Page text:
What I'm showing in the above diagram is how the red bullet can measure the speed of the black bullet. In order to do this, it has to determine the distance to the bullet at two different times. It already knows it a the beginning, it's zero at time zero. In order to determine a second distance at a later time, it has to send a light (or radar) signal to the black bullet and then wait for the reflection (or return echo) to get back to the red bullet. Meanwhile, the red bullet keeps track of when it sent the signal (according to its own clock marked off by the dots indicating 1-minute intervals) and when the reflection is received. In the above example, it looks like the red bullet sent the signal at its time of 0.05 minutes (look at the very bottom of the diagram) and the reflection was received at 19 minutes. It then takes one half of the difference between those two times (9.475 minutes) and assumes that to be a measure of the distance away (9.475 light minutes) that separated the two bullets at some particular time. That particular time is the average of those two times (9.525 minutes). Since the first separation was zero at time zero, all we have to do is divide the determined separation by the determined time to get the speed. That comes out to be 9.475/9.525 = 0.9948c. (The answer from the formula is 0.9945c.)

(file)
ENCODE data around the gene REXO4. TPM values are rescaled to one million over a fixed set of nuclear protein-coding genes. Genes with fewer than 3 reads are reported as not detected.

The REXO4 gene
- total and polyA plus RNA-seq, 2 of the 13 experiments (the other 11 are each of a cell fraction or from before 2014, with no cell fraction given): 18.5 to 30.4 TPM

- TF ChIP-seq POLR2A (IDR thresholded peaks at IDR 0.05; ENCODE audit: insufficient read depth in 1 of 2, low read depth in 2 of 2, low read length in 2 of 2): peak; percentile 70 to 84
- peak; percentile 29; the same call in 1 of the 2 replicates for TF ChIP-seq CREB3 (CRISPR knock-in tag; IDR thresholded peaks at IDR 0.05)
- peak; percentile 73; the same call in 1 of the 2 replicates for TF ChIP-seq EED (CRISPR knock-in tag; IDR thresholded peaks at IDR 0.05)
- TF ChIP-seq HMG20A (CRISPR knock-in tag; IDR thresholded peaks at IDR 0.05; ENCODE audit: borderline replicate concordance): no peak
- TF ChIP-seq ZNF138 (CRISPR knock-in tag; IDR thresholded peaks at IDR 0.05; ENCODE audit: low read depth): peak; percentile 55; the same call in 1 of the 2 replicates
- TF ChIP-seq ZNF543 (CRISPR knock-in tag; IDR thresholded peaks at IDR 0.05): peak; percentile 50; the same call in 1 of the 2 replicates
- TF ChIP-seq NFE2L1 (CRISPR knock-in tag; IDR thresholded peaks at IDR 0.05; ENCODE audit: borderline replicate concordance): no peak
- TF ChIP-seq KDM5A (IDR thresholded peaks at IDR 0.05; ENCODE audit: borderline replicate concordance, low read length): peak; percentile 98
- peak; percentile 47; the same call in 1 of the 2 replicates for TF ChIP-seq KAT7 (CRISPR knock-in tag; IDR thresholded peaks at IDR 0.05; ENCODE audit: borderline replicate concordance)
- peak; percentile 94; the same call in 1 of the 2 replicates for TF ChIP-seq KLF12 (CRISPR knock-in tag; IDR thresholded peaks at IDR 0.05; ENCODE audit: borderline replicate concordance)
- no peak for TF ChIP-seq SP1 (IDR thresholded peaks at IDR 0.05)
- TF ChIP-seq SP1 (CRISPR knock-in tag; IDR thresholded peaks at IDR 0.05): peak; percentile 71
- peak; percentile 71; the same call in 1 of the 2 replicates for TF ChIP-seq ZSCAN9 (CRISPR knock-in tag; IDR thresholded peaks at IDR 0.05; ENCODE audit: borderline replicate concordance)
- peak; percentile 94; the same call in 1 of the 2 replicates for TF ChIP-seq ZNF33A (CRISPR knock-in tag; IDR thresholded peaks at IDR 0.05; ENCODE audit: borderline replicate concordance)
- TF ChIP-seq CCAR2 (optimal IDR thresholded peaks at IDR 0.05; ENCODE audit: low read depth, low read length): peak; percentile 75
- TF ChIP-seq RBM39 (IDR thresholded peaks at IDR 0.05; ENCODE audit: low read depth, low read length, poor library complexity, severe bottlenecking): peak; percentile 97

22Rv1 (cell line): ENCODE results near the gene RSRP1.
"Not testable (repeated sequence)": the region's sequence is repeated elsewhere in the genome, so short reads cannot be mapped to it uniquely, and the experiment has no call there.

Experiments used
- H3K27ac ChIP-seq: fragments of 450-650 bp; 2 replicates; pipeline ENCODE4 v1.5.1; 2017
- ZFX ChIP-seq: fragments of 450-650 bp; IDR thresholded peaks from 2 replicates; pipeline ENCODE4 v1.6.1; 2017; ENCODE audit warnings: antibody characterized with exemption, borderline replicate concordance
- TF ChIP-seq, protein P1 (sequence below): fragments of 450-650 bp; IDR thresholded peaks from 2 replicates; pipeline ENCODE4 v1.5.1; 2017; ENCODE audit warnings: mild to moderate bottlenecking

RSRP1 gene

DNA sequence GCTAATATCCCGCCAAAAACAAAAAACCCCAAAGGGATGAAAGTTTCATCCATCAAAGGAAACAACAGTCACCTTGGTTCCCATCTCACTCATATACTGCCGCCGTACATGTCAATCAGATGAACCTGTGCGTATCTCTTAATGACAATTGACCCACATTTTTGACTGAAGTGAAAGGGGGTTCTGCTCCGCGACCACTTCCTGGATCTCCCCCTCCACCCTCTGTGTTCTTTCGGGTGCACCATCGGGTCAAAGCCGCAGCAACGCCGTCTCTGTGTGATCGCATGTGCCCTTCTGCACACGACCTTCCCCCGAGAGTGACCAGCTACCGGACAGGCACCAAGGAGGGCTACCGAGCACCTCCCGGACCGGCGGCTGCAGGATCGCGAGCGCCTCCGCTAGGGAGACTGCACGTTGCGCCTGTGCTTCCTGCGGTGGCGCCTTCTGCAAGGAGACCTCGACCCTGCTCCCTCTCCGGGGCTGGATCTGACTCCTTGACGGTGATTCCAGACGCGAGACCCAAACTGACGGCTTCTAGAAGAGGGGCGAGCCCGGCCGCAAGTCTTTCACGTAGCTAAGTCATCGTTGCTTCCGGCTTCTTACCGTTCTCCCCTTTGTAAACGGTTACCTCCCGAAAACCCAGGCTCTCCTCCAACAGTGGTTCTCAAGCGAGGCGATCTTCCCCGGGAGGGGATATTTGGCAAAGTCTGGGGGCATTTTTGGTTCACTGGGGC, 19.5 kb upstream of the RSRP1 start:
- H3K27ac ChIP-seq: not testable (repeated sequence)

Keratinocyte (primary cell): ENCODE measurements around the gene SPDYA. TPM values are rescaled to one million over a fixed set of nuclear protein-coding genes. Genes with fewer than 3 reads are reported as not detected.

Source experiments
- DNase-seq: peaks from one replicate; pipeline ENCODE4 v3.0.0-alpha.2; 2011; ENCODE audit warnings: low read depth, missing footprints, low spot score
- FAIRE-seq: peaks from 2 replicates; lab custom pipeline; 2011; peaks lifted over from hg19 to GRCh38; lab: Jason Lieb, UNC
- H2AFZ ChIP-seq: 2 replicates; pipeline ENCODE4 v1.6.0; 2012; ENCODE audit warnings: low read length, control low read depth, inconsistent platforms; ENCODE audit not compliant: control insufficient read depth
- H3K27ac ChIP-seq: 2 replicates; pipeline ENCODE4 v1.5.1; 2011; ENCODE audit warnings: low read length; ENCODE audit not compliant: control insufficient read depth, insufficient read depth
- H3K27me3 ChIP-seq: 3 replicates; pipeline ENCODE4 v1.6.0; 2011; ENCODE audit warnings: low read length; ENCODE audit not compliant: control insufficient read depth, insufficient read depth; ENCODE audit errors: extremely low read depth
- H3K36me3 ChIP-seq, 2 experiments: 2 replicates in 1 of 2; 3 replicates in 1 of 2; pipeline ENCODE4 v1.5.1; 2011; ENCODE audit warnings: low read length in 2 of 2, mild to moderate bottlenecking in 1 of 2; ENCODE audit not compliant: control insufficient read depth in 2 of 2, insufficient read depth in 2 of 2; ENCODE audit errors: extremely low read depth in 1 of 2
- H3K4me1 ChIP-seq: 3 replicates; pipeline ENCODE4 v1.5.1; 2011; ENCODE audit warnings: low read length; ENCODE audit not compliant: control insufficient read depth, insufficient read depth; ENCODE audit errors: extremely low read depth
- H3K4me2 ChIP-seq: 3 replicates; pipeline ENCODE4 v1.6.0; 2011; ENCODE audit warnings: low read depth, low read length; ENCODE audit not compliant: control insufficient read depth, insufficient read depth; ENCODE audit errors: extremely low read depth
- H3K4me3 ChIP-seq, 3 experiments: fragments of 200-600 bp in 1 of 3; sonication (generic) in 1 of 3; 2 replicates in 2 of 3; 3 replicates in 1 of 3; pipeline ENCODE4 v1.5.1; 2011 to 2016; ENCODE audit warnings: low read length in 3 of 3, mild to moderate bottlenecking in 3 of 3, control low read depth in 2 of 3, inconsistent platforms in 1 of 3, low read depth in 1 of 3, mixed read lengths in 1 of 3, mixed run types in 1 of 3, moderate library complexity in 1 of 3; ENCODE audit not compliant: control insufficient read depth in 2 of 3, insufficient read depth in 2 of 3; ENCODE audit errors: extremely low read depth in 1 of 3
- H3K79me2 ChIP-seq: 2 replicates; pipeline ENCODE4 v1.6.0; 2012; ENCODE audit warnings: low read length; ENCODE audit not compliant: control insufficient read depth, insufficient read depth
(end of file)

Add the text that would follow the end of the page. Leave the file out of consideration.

Next let's transform to the red bullet's rest frame:

In the red bullet's rest frame, we can see that the same observations and calculations are made by the red bullet, and the diagram shows those results explicitly.

Now let's see what happens when we use a photon going to the left and a bullet going to the right. We have to make a slight change as noted in my first post since the red bullet cannot determine the location of the photon by sending another signal after it, which could never catch up. Instead, we have to bounce a reflection off of some object in the path of the photon and get it to reflect back to the red bullet. It doesn't matter when or where we do this, just as long as the photon reflects back from something. So I've put in a reflection event at -2 light minutes and at 2 minutes according to blue's rest frame: